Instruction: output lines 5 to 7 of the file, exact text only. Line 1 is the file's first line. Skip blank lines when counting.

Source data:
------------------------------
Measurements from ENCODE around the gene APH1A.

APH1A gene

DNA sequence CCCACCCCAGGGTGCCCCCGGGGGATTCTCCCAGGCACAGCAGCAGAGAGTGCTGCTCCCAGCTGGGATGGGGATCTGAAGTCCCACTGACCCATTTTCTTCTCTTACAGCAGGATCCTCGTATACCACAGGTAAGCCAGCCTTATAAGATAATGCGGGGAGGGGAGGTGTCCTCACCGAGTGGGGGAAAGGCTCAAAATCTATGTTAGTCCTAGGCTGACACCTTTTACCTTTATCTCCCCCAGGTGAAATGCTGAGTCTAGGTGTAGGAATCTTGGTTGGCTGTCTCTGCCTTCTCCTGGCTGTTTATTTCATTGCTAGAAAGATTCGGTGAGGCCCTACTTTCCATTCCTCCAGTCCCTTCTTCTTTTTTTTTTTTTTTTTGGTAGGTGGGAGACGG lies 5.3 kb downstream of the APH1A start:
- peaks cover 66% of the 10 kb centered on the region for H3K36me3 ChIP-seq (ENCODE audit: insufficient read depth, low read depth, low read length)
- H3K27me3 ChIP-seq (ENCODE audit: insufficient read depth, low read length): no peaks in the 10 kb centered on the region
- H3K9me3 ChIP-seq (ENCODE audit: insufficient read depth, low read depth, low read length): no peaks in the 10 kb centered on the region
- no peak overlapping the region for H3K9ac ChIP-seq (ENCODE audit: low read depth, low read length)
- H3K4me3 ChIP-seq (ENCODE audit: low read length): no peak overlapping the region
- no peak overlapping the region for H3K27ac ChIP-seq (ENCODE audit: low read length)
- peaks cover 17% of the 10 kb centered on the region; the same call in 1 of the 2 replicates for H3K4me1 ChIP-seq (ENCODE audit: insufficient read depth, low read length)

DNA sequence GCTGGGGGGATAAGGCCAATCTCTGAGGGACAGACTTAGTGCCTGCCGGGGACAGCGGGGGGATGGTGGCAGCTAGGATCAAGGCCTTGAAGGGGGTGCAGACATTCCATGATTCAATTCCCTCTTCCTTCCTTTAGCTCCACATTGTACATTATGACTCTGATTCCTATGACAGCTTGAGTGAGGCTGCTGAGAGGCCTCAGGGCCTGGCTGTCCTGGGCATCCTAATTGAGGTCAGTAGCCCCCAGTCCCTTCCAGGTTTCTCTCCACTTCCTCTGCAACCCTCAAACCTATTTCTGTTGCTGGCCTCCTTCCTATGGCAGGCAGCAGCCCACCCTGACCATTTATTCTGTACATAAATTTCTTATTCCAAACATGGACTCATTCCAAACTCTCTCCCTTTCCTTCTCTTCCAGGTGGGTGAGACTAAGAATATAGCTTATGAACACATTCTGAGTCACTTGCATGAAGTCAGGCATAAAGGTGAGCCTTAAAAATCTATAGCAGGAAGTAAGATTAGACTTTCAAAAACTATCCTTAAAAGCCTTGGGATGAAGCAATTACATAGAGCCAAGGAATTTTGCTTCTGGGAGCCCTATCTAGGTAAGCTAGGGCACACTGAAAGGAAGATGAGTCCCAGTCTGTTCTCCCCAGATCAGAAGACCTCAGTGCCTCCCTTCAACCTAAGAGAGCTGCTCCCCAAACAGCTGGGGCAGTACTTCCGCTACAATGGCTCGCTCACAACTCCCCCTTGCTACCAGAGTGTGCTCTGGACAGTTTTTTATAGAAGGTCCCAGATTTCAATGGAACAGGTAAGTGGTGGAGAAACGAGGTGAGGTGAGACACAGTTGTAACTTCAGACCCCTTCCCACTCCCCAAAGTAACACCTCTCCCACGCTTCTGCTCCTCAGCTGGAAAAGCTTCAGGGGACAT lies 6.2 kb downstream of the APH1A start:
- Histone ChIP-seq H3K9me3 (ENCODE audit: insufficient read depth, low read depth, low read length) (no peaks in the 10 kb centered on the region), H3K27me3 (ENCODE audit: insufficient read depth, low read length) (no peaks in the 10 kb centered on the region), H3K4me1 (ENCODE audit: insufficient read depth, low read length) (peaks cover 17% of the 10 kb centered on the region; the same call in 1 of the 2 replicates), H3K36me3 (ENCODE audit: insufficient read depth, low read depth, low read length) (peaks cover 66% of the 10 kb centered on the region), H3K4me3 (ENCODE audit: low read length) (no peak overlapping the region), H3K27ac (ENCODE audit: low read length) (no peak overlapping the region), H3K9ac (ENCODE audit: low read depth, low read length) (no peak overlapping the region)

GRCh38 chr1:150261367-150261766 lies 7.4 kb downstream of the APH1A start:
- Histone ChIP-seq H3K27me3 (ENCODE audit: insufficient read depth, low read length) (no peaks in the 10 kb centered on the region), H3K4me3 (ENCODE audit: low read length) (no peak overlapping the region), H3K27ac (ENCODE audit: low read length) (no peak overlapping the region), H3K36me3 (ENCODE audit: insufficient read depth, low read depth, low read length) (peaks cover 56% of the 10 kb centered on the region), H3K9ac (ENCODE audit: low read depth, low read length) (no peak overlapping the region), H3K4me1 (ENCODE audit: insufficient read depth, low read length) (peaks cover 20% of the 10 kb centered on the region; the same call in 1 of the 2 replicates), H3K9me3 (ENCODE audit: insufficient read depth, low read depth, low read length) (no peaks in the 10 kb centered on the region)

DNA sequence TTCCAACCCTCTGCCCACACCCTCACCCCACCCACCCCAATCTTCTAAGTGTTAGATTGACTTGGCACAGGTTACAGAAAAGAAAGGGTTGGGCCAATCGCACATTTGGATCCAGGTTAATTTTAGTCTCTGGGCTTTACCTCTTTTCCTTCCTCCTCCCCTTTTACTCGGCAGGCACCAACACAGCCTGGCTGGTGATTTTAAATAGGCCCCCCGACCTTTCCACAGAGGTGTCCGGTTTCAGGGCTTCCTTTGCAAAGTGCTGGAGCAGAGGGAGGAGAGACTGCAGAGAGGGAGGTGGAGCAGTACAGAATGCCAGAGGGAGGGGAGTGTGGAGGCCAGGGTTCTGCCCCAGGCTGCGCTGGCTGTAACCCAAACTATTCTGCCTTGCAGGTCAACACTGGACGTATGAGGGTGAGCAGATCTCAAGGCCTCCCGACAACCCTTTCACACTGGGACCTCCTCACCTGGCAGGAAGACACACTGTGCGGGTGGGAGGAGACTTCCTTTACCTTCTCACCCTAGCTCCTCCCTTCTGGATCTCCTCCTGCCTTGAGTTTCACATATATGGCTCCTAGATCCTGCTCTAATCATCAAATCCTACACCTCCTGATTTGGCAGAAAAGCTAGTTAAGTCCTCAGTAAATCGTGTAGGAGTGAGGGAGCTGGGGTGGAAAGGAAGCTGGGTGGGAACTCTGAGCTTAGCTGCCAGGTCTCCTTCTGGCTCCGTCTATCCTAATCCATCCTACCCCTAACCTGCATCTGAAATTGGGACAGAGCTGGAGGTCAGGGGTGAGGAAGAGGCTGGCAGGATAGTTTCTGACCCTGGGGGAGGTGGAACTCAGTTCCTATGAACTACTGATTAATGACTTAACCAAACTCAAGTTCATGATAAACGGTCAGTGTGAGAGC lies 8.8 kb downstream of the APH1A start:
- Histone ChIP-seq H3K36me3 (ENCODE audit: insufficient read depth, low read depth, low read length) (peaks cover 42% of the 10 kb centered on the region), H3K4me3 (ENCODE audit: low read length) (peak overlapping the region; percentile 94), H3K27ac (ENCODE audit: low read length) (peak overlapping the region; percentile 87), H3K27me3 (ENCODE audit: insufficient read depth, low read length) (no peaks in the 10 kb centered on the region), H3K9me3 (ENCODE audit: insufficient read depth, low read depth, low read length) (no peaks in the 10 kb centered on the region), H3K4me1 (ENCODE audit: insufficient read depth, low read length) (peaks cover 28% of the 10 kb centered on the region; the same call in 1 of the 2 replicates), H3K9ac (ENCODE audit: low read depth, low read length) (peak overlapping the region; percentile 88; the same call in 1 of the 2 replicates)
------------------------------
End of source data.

- H3K27me3 ChIP-seq (ENCODE audit: insufficient read depth, low read length): no peaks in the 10 kb centered on the region
- H3K9me3 ChIP-seq (ENCODE audit: insufficient read depth, low read depth, low read length): no peaks in the 10 kb centered on the region
- no peak overlapping the region for H3K9ac ChIP-seq (ENCODE audit: low read depth, low read length)